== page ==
I just read about the Clamagore, and this came to mind. It also brings to mind the Tu-4 (as well as others) sitting out in the elements at Monino…

Evil Tracey of Torsk (I actually did laugh out loud and think "Muahhaha!" at the name):
“Perhaps their spotty record is a function of pressures from upper management, or departmental rivalries, or, perhaps, they're wooden boat folks who just don't care.”
Management pressure. Two words guaranteed to make me cringe. Oy. Luckily, I’ve spent the last 18 years looking at those two words while I practice my smirking response of “A new target for my Jedi Mind Trick training…” Ok, I’m not that cool and composed, but once the initial anger subsides, I tend to look at it along those lines. It’s a challenge to deal with MP and the inevitable departmental rivalries, but there is no growth without external stimuli, right?

“It's one thing to know a lot, it's another to make that information accessible - and attractive - to the average museum patron.”
Again, it’s about balance. You can even have people accessible throughout the sub, but if they have no clue as to what it is you are talking about, then they will see through you and smell your fear. Or not – I sorta love the fact that the Bowfin could linger in clothes for the rest of the day. Poor choice for an eau de toilette, but it makes the ones it matters to smile…

Again, all very insightful responses (I’m sure that there will be more).

For the moment, the very lovely and patient Russian is quietly watching yet another episode of “The Office” and undoubtedly wondering if I am done typing about subs yet…
"When you're holding people's attention, I feel you must give them high-quality ingredients. They deserve nothing but your best. And if they need information, get it, cross-check it, and try to be right. Do not waste their time; do not enjoy the ego trip of being onstage."

Henry Rollins

Offline MWALLEN

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Re: Introductory Questions for Museum Staff
« Reply #6 on: July 17, 2014, 08:28:31 AM »
Quote
Now, do I have a backing band of crazed kazoo-playing maniacs to herald my theme song as I arrive to save the day from the nefarious efforts of evil super-villan, “Ms. Management”?

I was in kind of a bad mood until I read this...that's pretty funny.   ;D
"All that is necessary for the triumph of evil is that good men do nothing" - Edmund Burke

Offline Mike

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Re: Introductory Questions for Museum Staff
« Reply #7 on: July 20, 2014, 05:43:06 PM »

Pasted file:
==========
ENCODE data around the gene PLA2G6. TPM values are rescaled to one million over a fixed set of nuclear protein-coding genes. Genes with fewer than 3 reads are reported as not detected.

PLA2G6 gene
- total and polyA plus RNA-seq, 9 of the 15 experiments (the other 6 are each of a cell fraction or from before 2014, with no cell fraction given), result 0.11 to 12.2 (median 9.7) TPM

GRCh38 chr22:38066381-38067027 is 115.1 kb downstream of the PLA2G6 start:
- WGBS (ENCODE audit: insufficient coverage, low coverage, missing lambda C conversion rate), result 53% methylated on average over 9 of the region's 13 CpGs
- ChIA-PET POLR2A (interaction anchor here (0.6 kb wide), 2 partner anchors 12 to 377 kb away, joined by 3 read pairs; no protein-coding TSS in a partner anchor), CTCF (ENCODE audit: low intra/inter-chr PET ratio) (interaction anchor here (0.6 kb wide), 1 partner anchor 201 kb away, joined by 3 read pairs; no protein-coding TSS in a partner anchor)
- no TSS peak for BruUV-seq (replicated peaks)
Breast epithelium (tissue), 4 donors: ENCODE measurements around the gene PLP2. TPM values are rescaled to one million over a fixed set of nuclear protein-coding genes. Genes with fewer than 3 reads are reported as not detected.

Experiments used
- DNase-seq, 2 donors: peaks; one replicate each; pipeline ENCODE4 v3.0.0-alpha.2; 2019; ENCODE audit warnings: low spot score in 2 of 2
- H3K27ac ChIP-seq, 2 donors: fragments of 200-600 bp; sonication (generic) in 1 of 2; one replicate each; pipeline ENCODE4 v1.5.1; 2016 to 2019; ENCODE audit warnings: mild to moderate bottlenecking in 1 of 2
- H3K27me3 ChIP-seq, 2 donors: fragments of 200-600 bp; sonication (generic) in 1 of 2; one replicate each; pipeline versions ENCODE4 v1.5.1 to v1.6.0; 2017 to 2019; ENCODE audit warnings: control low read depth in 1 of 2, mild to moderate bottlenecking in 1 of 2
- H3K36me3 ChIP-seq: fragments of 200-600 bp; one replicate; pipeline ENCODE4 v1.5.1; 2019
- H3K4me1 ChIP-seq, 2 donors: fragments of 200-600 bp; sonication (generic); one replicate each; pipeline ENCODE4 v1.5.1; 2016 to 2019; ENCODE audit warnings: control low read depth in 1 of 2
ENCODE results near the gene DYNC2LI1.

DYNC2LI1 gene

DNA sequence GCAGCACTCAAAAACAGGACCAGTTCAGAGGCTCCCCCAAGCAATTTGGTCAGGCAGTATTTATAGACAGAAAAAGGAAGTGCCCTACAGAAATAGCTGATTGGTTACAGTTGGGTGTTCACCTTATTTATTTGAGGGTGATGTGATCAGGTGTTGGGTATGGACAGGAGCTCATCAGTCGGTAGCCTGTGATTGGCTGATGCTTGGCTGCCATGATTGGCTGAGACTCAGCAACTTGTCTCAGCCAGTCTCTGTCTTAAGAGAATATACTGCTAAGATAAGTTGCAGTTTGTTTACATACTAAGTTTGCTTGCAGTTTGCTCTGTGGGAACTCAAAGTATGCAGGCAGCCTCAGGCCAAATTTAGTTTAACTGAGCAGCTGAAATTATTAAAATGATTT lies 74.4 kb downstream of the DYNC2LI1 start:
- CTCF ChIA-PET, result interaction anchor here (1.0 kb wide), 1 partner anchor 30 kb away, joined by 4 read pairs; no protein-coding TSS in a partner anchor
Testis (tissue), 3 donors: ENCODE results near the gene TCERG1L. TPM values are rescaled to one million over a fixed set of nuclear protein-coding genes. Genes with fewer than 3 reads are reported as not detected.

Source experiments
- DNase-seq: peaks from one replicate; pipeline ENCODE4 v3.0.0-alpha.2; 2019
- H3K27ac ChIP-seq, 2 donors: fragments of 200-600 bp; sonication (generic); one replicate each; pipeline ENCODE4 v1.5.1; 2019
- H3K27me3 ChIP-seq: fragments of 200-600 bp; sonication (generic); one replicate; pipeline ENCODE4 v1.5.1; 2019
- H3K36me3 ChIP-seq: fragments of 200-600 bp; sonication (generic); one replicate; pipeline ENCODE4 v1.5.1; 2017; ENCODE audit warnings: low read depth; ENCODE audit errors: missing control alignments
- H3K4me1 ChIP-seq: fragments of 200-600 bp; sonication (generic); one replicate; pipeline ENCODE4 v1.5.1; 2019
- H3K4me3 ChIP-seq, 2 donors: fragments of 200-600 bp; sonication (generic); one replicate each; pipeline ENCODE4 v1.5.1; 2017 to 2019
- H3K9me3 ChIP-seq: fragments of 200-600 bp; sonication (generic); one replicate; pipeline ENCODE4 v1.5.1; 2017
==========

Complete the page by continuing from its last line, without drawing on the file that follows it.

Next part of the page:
I've been known to be funny from time to time...
Thanks! :)
"When you're holding people's attention, I feel you must give them high-quality ingredients. They deserve nothing but your best. And if they need information, get it, cross-check it, and try to be right. Do not waste their time; do not enjoy the ego trip of being onstage."

Henry Rollins

Offline Mike

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Re: Introductory Questions for Museum Staff
« Reply #8 on: August 07, 2014, 05:16:12 PM »
Perhaps I’m just incredibly naïve, but can someone explain the apparent and unfortunately common vendetta some museum staff has against volunteers?

That sentence has been weighing on me for quite a while in reading what is posted here, and I’m sensing a very swift undercurrent that is somewhat… precarious.

I’m in no way implying that this is an issue that plagues all boats, nor does it seem like something that has been happening ever since the Hunley… I perceive a lot of [redacted] and quite intelligent [censored], and since I’m in my “collection” mode, I thought I’d ask.

Now, having said that – I am not looking to give the impression that I’m trolling for whatever dirty laundry that is handy and incriminating, but as the old saying goes “you can’t fix it if you don’t know what is broken”…
"When you're holding people's attention, I feel you must give them high-quality ingredients. They deserve nothing but your best. And if they need information, get it, cross-check it, and try to be right. Do not waste their time; do not enjoy the ego trip of being onstage."

Henry Rollins

Offline Darrin

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Re: Introductory Questions for Museum Staff
« Reply #9 on: August 12, 2014, 12:23:00 AM »
Mike,

I can only speak for myself and what I have seen over the years working with various different museums and there is no clear and concise answer as to why some museums work better with volunteer groups than others because every museum situation is different regarding staffing, volunteers and most of all funding.

One of the biggest problems that I have seen is sadly lack of common sense that is applied when running a museum and it doesn't matter if it is with monies or with volunteers or even with it's own staff, people forget the K/I/S/S Keep It Simple Stupid priciples.

For the record, I hold NO degrees in anything and what I know has been learned the hard way and not through a book setting behind a desk writing thesis' or essay's about someone elses work or how they would have done it differently.